Candid Discussions

My group has built up a lot of trust with one another, and we are honest about how we are feeling about a game. It is welcomed in my group to say that you are starting to lose interest in a game or that the game is “not doing it for you.” This communication, when done early, allows the group to work towards an ending.

Setting Expectations

When it’s time to end the game, I figure out how many sessions, it will take to bring things to a conclusion, and then I communicate that out to the group. This way the group knows that the game is coming to a conclusion and how much time we have to bring it all together.

 Not all arcs and plots are equal, and I want to make sure I finish off the ones that are important to the players and not burn our remaining sessions on ones that people are not interested in. Share1Tweet1Reddit1Email Wish List

I ask the players what things do they need to be concluded before the game ends. Not all arcs and plots are equal, and I want to make sure I finish off the ones that are important to the players and not burn our remaining sessions on ones that people are not interested in. 


Often as we are finishing one game, I am getting the next game ready to run. There is great temptation to just jump to the shiny new thing, but I have over the years been able to resist that call, in part because I know how many more sessions I have to go. To aid that, I don’t talk too much about the new game with the players, as not to tempt them. 

Setting A Campaign Up For A Comeback

I don’t often flat out end a campaign, but rather I try to get the campaign to a place, that if we ever want to come back and play it, that we can. In order to do that, there are a few additional things that need to be done besides how to end well.

Archive all Artifacts

After the last session, I collect all the character sheets, any paper campaign documents, maps, etc and put them into a single folder. That gets filed away. 

Clean up Campaign Notes

My campaign notes are a mix of my prep in OneNote, and the index cards I fill out during play. I make sure that all my index cards digitized and stored in OneNote. I use an app called Office Lens to take pictures and scan my index cards right into OneNote. I then take my index cards and file them with the rest of the other artifacts.

Note to Future Me

The last thing I do, is I write a note to future me from current me. I write down anything that I need to know about the campaign that is not already captured somewhere else. I write down any ideas about where I thought things might go and ideas about the characters and NPCs. This way if I do revive the game, past me has given future me somewhere to start.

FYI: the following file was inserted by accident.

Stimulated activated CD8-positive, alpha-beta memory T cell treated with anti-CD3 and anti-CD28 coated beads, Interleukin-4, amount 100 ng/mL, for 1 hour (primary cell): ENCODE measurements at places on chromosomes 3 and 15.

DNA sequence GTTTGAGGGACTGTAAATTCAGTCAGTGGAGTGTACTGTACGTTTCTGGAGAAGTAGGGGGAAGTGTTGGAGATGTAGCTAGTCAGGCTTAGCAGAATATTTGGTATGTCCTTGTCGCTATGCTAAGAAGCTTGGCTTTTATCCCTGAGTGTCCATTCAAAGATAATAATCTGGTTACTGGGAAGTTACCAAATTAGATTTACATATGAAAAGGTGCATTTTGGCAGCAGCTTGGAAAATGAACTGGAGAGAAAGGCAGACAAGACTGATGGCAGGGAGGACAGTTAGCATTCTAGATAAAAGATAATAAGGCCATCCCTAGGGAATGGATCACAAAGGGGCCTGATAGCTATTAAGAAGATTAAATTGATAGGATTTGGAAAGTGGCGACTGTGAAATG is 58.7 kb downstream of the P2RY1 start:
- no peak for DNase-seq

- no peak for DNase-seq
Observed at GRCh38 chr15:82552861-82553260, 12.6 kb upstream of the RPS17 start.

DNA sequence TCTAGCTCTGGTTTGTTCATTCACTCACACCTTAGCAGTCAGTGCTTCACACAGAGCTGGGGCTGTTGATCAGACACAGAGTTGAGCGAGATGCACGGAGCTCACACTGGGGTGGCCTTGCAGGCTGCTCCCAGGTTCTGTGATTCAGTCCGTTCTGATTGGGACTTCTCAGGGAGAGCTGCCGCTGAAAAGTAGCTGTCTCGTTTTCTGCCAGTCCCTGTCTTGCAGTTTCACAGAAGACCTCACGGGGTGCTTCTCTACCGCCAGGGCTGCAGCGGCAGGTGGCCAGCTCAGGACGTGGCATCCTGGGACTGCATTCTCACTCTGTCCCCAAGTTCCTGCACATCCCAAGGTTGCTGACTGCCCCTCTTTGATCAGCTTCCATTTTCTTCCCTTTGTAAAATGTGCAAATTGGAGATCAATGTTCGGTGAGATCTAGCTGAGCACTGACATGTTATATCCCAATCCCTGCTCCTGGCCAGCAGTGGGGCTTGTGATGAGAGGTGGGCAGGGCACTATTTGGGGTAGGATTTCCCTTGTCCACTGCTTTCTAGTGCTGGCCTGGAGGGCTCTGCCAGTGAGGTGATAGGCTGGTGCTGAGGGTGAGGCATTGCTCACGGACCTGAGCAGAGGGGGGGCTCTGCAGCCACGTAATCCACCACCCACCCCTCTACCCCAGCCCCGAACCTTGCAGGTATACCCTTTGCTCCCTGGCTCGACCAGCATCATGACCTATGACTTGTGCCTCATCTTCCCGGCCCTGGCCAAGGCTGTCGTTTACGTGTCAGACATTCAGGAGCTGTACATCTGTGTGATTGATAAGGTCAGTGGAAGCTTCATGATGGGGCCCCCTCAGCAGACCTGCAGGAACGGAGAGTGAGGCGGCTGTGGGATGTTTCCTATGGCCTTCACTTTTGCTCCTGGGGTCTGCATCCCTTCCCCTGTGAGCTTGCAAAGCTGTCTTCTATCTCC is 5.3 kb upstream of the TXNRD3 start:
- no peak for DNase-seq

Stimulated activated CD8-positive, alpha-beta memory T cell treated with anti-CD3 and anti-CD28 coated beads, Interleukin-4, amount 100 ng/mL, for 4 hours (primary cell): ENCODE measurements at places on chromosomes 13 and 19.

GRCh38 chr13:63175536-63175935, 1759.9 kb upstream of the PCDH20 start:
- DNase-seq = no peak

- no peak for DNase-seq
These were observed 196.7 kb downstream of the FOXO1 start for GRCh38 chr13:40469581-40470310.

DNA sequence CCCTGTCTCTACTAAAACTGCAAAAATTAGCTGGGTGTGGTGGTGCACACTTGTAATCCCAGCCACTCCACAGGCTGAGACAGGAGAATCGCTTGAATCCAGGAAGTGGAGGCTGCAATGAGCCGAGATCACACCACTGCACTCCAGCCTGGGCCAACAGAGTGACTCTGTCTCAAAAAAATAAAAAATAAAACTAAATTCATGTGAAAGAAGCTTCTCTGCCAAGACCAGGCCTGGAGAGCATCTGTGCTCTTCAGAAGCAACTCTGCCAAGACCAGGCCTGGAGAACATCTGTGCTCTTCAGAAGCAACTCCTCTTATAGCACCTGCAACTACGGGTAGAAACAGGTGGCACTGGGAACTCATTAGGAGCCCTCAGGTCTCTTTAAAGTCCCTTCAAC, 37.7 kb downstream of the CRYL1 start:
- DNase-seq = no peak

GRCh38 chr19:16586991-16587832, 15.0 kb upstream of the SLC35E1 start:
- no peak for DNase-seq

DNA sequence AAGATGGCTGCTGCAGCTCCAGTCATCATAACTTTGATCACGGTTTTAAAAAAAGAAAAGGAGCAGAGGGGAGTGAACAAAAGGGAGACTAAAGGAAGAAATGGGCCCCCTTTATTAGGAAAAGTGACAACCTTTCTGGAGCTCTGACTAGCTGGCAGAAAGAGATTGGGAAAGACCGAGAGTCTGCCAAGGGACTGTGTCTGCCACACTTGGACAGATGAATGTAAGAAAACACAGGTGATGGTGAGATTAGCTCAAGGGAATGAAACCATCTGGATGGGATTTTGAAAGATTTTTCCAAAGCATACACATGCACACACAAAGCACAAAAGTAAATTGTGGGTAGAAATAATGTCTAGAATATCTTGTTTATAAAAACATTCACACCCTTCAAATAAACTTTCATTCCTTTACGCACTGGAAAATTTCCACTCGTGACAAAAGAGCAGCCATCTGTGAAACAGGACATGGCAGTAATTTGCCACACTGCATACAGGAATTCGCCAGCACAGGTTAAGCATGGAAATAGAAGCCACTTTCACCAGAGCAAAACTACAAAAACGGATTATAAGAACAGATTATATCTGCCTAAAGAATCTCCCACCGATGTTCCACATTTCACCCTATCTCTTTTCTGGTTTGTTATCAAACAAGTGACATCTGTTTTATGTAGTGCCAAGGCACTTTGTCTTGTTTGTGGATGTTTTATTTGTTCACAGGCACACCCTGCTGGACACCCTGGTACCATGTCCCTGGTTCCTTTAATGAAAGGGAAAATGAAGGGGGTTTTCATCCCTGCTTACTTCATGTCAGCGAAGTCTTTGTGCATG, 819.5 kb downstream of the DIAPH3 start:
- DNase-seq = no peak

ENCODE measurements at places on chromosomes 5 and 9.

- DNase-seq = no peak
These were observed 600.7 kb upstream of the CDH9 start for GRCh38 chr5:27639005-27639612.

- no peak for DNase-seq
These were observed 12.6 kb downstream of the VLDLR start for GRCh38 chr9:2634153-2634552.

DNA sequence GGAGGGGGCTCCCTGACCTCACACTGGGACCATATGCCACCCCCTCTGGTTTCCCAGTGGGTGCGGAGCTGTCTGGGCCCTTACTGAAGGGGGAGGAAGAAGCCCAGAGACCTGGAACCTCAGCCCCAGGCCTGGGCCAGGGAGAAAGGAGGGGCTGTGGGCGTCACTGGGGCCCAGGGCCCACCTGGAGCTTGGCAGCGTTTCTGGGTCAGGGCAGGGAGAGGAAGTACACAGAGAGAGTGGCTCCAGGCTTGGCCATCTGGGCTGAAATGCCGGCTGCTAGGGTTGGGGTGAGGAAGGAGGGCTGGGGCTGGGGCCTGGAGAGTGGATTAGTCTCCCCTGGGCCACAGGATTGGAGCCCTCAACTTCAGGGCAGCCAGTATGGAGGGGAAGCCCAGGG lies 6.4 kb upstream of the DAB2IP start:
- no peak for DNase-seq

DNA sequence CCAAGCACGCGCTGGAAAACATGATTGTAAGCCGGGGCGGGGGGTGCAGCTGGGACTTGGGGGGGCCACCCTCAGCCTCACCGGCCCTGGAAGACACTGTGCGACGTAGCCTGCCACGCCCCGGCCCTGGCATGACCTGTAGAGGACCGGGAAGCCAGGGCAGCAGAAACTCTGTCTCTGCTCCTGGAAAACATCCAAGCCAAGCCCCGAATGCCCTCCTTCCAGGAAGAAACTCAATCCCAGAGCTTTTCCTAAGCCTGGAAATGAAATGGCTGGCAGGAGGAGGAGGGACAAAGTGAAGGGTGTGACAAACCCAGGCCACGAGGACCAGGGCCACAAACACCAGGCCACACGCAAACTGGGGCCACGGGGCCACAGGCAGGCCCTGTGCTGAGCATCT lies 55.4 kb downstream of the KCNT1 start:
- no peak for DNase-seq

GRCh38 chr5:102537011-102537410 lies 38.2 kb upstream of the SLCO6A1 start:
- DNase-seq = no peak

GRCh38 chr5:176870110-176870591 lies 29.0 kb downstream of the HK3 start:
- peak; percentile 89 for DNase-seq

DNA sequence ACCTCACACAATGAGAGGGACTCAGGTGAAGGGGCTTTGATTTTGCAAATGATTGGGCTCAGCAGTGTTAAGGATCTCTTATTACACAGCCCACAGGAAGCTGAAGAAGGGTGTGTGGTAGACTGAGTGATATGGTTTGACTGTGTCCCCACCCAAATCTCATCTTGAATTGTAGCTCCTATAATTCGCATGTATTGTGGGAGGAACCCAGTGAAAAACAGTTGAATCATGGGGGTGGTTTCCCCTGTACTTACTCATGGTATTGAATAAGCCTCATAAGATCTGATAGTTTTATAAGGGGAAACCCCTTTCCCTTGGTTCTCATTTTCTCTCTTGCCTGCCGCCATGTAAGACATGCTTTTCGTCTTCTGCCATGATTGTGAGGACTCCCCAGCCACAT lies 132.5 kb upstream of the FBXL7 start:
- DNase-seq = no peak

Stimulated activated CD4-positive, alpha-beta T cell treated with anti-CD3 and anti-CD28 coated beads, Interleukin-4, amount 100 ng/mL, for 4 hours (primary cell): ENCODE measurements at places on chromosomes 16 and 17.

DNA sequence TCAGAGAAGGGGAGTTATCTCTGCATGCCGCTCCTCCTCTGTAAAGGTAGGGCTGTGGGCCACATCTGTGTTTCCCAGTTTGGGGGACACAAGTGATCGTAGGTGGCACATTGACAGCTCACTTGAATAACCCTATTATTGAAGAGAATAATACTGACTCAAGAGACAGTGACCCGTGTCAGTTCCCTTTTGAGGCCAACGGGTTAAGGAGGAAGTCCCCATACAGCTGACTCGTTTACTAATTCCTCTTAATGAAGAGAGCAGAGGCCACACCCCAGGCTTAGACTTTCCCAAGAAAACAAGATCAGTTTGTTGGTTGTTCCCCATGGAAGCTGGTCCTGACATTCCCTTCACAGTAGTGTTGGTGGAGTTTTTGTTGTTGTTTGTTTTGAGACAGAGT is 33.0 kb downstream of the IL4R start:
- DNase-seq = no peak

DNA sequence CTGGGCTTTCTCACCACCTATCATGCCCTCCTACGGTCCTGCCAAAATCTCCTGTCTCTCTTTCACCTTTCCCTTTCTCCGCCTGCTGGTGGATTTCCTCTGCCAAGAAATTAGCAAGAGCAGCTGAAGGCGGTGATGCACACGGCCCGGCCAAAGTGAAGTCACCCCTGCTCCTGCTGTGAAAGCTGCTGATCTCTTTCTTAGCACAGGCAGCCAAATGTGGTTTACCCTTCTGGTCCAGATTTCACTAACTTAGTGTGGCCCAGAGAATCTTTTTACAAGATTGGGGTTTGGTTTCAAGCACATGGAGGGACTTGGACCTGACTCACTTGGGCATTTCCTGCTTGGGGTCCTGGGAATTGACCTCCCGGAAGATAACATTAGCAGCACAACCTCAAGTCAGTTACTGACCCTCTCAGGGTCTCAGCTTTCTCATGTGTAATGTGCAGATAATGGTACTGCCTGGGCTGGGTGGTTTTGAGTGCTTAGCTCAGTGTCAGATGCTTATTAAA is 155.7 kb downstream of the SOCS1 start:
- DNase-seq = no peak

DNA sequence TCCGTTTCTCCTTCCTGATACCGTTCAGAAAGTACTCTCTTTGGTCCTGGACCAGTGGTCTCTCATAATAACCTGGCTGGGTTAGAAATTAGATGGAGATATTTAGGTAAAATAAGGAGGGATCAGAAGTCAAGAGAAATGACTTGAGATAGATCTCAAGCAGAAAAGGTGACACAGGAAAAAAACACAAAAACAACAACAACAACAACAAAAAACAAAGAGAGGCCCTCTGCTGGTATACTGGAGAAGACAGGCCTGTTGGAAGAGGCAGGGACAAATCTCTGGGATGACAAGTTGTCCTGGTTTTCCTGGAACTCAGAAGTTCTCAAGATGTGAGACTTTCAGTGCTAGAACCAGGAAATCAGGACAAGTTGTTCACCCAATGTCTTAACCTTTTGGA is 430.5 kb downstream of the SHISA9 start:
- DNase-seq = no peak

Final Curtain

Ending a campaign is satisfying for everyone involved. It requires a little bit of patience and some work but is worth the effort. You and your groups will have fond memories of the great stories you told. 

Do you bring your campaigns to a conclusion or do you drop them and move on to the next new things? What are some of your techniques for ending or wrapping up campaigns? 

Categories: Game Theory & Design

Video Game Deep Cuts: Eternal Doom, Temtem Touryst - by Simon Carless Blogs - 24 January 2020 - 1:53am
The latest highlights include a look at new titles including Doom Eternal, Temtem & The Touryst, as well as pieces about Destiny historians, comedy in games, the state of video games in China, & plenty more besides.
Categories: Game Theory & Design

Court rules Nintendo's strict digital pre-order policies don't violate EU laws

Social/Online Games - Gamasutra - 23 January 2020 - 3:42pm

A consumer rights case kicked off in 2018 has ended for now, with a German judge dismissing accusations that Nintendo†™s strict digital no refund policy violated the EU's Consumer Rights Direction. ...

Categories: Game Theory & Design

Rocket League ending MacOS and Linux support in March

Social/Online Games - Gamasutra - 23 January 2020 - 1:00pm

Rocket League developer Psyonix is backing away from the MacOS and Linux versions of the game, announcing today that both will lose online functionality in early March. ...

Categories: Game Theory & Design

Reflections on Mathematics in Game Design - by Sande Chen Blogs - 23 January 2020 - 8:40am
In this article, game designer Sande Chen explains the importance of learning mathematics in the field of game design.
Categories: Game Theory & Design

From a prototype to one of the biggest idle games in 3 years – postmortem - by Rok Jesenicnik Blogs - 23 January 2020 - 8:24am
Enjoy a postmortem look at development of Gamex Studio's first military game War Clicks!
Categories: Game Theory & Design

Sips Happen #6: Addiction & Ethics - by Xavier Rosee Blogs - 23 January 2020 - 7:51am
Every week, a rundown of the best articles around video games and how to market them. Comments & opinions are mine.
Categories: Game Theory & Design

Creature in the Well Trailer Analysis - Is it My Genre? - by M. Joshua Cauller Blogs - 23 January 2020 - 7:51am
Let's take a look at why Creature in the Well's gameplay trailer captures the games unique genre unlike anything else. Video with transcript included.
Categories: Game Theory & Design

Part 5, Putting into play - On organizing thoughts and feelings - by Katarina Gyllenback Blogs - 23 January 2020 - 7:37am
How to organize and direct your thoughts and feelings from a narrative and cognitive perspective in the design of an engaging and dynamic game system. What to keep an eye on when initiating the design process to avoid constraints and pitfalls.
Categories: Game Theory & Design

Kingdom Hearts III: A Conclusion without a Story - Part 5 - by Joshua Hallaran Blogs - 23 January 2020 - 7:25am
Part 5: Missing Ingredients - What made Final Fantasy & Disney a Perfect Match - This six-part essay analyses Kingdom Hearts III's approach to storytelling, and the lessons that we as developers can learn from it.
Categories: Game Theory & Design

How we made it: Five Hoops - by Voodoo Games Blogs - 23 January 2020 - 7:25am
The key to great Hyper-casual games is a great team. I discuss how we turned Five Hoops into success, and why your team is the best asset you have.
Categories: Game Theory & Design